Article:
Is uptake of disability-related social security benefits modified by demographic, social and area-level factors?

Research output: Contribution to journalMeeting abstract

Abstract

Introduction
In the UK Disability Living Allowance (DLA) provided a non means-tested contribution towards the disability-related costs of living for disabled people aged

Objectives and Approach
Three 2011 census-based measures of self-reported health (number of chronic disabilities; activity limitation (a little; a lot); and chronic poor mental health) were linked to 2011 DLA records. Census returns provided individual demographic, socio-economic, social and area-level characteristics. Overall, 92.5% of DLA records were matched to 1.4 million Census records.

Results
Interim analysis analyses confirms health as the main determinant of DLA uptake, but that for a given level of health, uptake was… higher amongst non-married and those of lower socio-economic status ( OR 1.76; (95%CI 1.68, 1.84) most deprived vs. least deprived), lower amongst ethnic minorities (OR 0.87 (95%CIs 0.78, 0.97) non-white vs. white), migrants (OR 0.37; (95%CI 0.34, 0.39) migrants vs. non migrants) and slightly lower in rural communities (OR 0.95; (95%CI 0.93, 0.97) rural vs. urban).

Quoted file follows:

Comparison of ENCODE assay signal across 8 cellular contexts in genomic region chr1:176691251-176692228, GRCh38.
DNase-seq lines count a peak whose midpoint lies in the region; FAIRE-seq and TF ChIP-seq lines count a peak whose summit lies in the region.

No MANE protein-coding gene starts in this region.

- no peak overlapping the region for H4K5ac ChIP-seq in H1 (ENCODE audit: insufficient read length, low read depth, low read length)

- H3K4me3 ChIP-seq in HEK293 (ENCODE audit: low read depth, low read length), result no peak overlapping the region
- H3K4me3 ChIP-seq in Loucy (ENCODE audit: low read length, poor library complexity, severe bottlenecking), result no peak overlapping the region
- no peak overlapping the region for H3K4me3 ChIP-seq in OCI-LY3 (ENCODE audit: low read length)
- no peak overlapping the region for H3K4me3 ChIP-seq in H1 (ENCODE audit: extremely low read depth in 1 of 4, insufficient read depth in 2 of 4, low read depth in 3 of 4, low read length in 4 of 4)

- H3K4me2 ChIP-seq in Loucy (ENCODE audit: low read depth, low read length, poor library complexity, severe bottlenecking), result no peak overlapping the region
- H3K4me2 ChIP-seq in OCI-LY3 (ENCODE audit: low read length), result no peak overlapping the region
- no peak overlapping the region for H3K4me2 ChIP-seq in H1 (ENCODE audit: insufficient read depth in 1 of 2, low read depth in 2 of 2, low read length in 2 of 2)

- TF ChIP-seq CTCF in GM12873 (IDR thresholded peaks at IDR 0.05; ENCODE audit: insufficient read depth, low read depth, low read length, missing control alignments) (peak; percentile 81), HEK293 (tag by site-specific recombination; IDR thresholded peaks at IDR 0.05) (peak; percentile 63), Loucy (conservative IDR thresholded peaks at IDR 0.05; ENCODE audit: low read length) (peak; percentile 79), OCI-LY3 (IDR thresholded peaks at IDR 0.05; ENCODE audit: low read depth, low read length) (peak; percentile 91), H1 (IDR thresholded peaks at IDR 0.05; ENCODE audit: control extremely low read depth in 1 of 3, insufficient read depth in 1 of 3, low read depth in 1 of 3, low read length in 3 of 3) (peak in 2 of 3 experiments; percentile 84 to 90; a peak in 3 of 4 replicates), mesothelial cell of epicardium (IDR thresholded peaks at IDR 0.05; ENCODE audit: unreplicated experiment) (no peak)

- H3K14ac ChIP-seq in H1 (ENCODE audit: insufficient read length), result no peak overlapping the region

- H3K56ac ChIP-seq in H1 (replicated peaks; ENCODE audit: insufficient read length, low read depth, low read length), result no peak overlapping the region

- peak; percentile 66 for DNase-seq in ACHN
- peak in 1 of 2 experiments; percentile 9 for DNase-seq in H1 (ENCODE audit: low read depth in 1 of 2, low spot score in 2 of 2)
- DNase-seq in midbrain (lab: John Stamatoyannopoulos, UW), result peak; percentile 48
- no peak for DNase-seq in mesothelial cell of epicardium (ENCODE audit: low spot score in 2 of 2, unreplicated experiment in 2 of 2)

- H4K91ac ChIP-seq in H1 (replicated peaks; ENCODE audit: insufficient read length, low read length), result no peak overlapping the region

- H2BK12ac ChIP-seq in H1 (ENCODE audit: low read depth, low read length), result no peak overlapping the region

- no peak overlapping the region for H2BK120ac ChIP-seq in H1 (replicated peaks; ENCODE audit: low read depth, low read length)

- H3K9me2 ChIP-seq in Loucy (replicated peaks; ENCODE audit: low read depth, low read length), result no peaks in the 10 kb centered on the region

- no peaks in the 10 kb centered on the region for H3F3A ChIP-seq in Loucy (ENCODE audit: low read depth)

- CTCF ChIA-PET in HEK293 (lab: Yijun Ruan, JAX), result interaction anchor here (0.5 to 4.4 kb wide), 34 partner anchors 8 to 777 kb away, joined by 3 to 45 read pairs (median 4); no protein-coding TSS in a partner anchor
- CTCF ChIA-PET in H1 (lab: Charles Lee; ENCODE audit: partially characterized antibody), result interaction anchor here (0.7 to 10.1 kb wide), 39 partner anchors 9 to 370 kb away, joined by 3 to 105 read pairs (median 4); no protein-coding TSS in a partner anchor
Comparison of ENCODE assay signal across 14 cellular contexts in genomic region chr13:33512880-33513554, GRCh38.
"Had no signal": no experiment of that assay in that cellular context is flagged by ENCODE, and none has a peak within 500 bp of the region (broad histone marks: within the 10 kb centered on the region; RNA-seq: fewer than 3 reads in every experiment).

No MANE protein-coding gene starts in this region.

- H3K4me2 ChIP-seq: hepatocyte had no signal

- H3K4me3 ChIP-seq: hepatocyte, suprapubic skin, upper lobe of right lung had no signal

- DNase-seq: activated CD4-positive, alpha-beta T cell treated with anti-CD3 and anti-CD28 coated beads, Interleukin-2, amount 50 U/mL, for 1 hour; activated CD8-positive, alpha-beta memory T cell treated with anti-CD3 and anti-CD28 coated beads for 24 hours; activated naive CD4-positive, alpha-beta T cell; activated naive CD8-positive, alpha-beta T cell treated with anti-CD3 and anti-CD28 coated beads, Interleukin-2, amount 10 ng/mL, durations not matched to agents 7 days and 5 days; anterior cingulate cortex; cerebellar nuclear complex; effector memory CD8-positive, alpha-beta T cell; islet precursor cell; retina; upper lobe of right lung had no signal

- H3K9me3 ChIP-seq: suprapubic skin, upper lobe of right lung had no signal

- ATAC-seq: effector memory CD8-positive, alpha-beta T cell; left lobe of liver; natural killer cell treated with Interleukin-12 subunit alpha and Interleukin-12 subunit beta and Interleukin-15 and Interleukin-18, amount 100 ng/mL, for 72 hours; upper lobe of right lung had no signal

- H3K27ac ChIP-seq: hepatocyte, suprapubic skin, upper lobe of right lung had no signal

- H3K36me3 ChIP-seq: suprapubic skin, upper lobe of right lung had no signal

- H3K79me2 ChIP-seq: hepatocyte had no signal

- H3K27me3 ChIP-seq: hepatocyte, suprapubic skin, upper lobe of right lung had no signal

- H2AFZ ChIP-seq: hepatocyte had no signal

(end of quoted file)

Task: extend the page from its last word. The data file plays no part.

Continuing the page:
Conclusion/Implications
Poor health is the predominant determinant of disability benefits uptake but other social and socioeconomic factors are influential. Results of these analyses might assist in better targeting of benefits.
Original languageEnglish
Article number152
JournalInternational Journal of Population Data Science
Volume3
Issue number4
DOIs
Publication statusPublished - 29 Aug 2018

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